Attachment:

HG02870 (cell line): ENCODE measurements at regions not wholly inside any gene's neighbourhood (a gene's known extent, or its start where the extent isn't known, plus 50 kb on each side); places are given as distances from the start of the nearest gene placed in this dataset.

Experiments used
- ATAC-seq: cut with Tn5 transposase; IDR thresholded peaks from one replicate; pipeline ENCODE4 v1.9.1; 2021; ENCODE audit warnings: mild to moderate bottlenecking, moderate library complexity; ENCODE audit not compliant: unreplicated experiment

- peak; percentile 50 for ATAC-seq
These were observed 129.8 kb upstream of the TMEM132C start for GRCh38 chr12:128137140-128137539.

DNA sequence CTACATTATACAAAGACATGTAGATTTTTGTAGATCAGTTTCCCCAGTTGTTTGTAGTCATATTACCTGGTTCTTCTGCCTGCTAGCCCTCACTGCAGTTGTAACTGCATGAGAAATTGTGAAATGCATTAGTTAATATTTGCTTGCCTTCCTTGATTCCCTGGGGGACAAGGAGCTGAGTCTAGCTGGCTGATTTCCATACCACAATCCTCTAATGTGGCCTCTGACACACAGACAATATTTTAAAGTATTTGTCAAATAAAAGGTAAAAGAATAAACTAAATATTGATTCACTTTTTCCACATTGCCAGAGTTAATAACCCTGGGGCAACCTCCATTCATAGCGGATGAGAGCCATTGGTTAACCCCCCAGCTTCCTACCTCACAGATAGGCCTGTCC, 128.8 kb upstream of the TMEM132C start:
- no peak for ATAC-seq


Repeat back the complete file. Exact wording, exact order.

HG02870 (cell line): ENCODE measurements at regions not wholly inside any gene's neighbourhood (a gene's known extent, or its start where the extent isn't known, plus 50 kb on each side); places are given as distances from the start of the nearest gene placed in this dataset.

Experiments used
- ATAC-seq: cut with Tn5 transposase; IDR thresholded peaks from one replicate; pipeline ENCODE4 v1.9.1; 2021; ENCODE audit warnings: mild to moderate bottlenecking, moderate library complexity; ENCODE audit not compliant: unreplicated experiment

- peak; percentile 50 for ATAC-seq
These were observed 129.8 kb upstream of the TMEM132C start for GRCh38 chr12:128137140-128137539.

DNA sequence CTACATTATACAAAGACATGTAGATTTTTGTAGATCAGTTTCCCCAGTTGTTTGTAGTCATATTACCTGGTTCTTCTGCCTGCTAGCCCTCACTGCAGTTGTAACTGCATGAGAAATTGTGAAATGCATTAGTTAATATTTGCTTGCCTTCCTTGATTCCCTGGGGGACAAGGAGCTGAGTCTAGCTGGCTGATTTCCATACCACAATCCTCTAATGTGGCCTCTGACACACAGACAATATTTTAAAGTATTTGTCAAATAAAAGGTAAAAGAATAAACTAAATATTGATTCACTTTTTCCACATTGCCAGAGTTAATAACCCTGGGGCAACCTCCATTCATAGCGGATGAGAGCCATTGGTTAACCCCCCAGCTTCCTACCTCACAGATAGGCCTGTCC, 128.8 kb upstream of the TMEM132C start:
- no peak for ATAC-seq